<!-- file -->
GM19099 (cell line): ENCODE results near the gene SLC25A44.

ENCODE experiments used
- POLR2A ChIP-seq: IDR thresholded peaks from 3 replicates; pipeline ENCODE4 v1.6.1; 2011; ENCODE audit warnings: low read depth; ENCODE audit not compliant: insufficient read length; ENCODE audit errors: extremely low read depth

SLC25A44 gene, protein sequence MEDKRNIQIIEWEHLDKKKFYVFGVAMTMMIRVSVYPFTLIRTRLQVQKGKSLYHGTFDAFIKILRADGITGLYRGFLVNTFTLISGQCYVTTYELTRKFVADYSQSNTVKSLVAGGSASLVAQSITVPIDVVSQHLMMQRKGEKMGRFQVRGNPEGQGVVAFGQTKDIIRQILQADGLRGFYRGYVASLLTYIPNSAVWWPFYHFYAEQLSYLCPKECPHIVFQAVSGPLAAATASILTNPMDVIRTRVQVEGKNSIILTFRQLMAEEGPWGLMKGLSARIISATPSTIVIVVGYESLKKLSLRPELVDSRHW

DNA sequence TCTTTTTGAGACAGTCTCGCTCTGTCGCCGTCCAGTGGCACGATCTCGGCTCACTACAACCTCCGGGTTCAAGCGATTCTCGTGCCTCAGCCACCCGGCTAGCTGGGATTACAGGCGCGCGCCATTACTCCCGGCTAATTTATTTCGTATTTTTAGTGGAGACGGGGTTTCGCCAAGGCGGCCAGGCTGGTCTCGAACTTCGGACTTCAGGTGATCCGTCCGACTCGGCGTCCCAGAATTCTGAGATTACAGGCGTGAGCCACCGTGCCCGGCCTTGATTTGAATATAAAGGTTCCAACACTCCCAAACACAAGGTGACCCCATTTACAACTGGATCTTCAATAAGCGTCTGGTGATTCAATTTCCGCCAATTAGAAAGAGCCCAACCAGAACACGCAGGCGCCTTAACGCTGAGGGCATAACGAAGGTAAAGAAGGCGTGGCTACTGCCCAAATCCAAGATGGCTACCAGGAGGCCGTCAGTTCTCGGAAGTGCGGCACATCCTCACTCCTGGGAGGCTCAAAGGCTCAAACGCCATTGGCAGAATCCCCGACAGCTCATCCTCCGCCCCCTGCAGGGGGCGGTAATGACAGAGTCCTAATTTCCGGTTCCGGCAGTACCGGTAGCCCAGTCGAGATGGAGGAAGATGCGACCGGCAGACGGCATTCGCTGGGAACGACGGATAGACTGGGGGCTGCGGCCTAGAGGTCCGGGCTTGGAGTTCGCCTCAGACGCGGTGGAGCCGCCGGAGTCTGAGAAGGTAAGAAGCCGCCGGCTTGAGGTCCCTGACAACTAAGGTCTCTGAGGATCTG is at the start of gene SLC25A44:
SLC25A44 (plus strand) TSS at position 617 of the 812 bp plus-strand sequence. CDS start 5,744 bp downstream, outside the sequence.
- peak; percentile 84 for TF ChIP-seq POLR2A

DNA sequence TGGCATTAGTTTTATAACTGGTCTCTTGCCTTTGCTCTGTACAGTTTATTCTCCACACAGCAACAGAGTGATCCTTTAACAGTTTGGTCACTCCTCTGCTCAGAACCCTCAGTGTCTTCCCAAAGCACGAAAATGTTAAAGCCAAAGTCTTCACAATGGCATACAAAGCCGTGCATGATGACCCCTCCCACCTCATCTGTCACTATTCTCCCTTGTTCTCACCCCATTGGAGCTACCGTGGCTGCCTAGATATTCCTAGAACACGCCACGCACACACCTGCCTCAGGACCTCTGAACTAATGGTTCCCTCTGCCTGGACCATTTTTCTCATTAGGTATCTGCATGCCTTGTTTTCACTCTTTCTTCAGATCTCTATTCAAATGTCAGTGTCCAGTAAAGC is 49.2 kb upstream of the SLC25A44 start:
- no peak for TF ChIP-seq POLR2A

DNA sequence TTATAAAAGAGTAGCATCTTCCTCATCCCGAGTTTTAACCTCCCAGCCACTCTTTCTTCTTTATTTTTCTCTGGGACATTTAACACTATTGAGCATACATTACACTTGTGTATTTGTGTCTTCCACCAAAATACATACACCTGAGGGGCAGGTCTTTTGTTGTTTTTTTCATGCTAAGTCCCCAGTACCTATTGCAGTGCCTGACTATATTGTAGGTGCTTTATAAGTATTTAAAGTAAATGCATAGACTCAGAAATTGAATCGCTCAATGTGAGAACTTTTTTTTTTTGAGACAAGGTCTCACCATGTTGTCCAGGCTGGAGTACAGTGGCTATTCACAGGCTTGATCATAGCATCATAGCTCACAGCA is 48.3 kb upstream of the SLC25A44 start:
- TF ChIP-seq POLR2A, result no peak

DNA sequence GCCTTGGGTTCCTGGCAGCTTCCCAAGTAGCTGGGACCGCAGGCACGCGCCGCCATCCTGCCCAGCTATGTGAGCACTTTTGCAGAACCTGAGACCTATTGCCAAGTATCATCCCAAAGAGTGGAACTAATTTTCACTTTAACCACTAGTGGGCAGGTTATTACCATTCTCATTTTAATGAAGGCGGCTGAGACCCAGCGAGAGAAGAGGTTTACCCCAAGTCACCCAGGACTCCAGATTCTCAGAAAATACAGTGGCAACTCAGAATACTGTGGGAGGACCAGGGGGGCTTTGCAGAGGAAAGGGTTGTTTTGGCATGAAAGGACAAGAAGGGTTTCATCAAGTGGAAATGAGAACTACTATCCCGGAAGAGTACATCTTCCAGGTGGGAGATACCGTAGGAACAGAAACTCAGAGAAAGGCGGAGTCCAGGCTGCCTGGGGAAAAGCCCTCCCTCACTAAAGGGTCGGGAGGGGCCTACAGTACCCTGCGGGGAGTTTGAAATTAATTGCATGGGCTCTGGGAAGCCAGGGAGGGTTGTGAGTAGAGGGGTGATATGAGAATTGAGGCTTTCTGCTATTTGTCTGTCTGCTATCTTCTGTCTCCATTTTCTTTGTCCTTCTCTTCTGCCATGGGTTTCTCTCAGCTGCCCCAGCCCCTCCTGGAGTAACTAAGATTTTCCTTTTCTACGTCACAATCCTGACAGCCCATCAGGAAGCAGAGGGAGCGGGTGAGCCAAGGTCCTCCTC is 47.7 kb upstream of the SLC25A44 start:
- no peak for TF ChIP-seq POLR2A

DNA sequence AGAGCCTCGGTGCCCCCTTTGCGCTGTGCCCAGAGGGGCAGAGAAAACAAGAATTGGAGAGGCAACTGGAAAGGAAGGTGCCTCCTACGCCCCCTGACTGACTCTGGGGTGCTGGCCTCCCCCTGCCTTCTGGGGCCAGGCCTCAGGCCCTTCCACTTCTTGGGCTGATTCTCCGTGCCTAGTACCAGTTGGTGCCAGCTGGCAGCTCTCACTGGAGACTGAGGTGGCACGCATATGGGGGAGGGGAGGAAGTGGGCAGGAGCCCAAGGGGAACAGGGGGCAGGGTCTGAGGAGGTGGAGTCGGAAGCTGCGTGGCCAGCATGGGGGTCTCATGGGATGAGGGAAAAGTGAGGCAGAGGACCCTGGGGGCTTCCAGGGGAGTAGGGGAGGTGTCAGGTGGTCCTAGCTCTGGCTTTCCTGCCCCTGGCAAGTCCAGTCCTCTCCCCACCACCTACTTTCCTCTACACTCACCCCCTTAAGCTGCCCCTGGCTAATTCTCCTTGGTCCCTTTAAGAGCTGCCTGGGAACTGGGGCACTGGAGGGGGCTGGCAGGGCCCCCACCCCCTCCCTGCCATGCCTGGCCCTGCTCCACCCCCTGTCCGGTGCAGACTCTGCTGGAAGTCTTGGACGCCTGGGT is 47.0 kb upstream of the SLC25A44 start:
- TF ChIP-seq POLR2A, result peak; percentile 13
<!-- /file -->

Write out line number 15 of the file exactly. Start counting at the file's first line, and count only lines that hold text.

- TF ChIP-seq POLR2A, result peak; percentile 13